3) Regardless of how you answer question 2, the first consideration of any church sound system should be the speakers. Any good integrator will start here.
4) The goal is really very simple: provide good sound onto the listening audience. This consideration takes us back to:
5) Where should speakers be located, in order to optimize sound on our listening audience? (usually this means two speakers on stands on the left and right of the room quickly becomes a bad idea.)
6) How can we support the worship team? Often this means involving members from the worship community. Don’t overlook this step. They are a critical part of providing good sound to the audience. We want their input. We want to hear their concerns and desires. If they want to restore the pipe organ and use it in worship, let’s talk about that. Let’s get everyone on the same page (literally, use paper and pencil and then share your notes with everyone).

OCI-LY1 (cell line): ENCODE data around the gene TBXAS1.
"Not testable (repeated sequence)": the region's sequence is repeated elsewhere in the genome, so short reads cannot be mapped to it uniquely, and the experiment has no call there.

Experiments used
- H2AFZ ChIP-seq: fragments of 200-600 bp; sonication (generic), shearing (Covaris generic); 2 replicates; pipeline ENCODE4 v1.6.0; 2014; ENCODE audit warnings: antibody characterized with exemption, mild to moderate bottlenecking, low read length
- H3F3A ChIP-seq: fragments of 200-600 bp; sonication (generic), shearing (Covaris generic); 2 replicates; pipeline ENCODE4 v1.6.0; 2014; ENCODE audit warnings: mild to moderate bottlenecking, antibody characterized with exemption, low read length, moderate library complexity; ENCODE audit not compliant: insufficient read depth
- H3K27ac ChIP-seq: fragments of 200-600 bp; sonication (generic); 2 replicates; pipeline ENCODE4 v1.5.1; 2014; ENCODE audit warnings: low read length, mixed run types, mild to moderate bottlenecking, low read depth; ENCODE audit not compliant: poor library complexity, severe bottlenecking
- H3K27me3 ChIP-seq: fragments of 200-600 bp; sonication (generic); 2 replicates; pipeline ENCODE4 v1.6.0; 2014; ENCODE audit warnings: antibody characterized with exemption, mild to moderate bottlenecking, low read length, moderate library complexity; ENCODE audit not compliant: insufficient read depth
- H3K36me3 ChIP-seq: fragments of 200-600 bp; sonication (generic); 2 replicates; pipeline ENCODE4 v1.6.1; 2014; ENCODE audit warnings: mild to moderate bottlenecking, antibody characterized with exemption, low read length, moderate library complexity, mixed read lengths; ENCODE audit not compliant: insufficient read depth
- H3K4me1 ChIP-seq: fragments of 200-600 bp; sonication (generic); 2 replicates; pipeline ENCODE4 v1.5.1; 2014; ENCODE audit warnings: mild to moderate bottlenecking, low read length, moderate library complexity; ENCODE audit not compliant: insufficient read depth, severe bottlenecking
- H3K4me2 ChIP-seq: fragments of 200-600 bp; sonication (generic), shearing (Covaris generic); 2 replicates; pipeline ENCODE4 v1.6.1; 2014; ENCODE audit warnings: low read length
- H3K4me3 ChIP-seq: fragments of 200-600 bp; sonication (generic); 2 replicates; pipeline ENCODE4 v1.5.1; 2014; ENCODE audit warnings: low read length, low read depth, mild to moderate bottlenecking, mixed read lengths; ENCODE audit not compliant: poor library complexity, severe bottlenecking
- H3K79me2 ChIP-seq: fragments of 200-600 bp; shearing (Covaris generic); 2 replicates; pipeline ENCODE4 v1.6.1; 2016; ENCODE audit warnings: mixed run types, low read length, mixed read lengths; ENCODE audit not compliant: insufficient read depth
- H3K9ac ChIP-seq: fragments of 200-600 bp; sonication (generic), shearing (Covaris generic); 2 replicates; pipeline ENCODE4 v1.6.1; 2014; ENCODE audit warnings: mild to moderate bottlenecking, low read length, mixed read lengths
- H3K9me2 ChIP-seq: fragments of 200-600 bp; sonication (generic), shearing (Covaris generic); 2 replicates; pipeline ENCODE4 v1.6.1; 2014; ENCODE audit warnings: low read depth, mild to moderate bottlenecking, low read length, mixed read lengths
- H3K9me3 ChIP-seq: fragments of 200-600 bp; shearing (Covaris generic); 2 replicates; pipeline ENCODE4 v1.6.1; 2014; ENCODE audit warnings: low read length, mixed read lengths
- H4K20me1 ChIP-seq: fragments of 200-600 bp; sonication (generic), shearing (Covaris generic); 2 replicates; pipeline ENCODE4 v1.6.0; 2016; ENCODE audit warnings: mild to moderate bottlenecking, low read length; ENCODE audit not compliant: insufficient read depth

7) What is our style? And how can the new sound system support this style? Example: Are we a Southern Baptist style, or perhaps we are more Hillsong style or perhaps we are more traditional hymn singing style. Each style will require a different sound system style.
8) Don’t forget training!! Budget for it. Plan for it. When all that new shiny equipment arrives, the best thing we can do is to invest in our volunteers and teach them how to run the equipment confidently and well.
Designing a new sound system is political!
Yup, there it is, I said it.
Someone will get offended during this process, I guarantee it.
I speak from experience as the one who did the offending and later had to apologize for it.
Take your time.
Find people that have ‘been-there-done-that.’
One final thought: Please remember, your church is not the first church to design a new sound system. It might feel that way to you and your team, but this has been done literally thousands of times.
If you read, learn and ask questions, you can have an awesome sound system which provides great sound to your church audience.
“Faith comes by hearing and hearing by the Word of God” Go and make great sound.